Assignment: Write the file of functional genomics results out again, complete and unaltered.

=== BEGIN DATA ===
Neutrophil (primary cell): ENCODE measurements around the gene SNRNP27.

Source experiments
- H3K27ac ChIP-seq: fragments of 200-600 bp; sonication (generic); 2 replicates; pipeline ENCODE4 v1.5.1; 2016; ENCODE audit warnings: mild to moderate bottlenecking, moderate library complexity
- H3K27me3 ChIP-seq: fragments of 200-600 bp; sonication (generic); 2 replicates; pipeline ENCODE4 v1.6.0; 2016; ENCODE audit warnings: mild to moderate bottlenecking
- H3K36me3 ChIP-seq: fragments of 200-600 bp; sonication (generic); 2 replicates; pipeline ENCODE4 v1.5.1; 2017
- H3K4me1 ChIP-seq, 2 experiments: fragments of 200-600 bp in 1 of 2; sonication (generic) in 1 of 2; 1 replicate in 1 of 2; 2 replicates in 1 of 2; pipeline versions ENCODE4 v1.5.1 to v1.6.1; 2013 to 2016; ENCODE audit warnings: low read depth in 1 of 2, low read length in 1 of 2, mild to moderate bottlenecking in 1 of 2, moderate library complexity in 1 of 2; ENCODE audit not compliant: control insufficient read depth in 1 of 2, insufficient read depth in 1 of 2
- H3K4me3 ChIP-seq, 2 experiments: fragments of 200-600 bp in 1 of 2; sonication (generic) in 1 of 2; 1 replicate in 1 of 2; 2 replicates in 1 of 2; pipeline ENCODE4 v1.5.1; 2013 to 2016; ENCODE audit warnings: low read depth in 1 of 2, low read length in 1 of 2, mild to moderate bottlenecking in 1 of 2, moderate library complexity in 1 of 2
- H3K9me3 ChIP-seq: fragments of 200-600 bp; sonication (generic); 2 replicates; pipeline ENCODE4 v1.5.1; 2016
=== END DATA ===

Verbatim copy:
Neutrophil (primary cell): ENCODE measurements around the gene SNRNP27.

Source experiments
- H3K27ac ChIP-seq: fragments of 200-600 bp; sonication (generic); 2 replicates; pipeline ENCODE4 v1.5.1; 2016; ENCODE audit warnings: mild to moderate bottlenecking, moderate library complexity
- H3K27me3 ChIP-seq: fragments of 200-600 bp; sonication (generic); 2 replicates; pipeline ENCODE4 v1.6.0; 2016; ENCODE audit warnings: mild to moderate bottlenecking
- H3K36me3 ChIP-seq: fragments of 200-600 bp; sonication (generic); 2 replicates; pipeline ENCODE4 v1.5.1; 2017
- H3K4me1 ChIP-seq, 2 experiments: fragments of 200-600 bp in 1 of 2; sonication (generic) in 1 of 2; 1 replicate in 1 of 2; 2 replicates in 1 of 2; pipeline versions ENCODE4 v1.5.1 to v1.6.1; 2013 to 2016; ENCODE audit warnings: low read depth in 1 of 2, low read length in 1 of 2, mild to moderate bottlenecking in 1 of 2, moderate library complexity in 1 of 2; ENCODE audit not compliant: control insufficient read depth in 1 of 2, insufficient read depth in 1 of 2
- H3K4me3 ChIP-seq, 2 experiments: fragments of 200-600 bp in 1 of 2; sonication (generic) in 1 of 2; 1 replicate in 1 of 2; 2 replicates in 1 of 2; pipeline ENCODE4 v1.5.1; 2013 to 2016; ENCODE audit warnings: low read depth in 1 of 2, low read length in 1 of 2, mild to moderate bottlenecking in 1 of 2, moderate library complexity in 1 of 2
- H3K9me3 ChIP-seq: fragments of 200-600 bp; sonication (generic); 2 replicates; pipeline ENCODE4 v1.5.1; 2016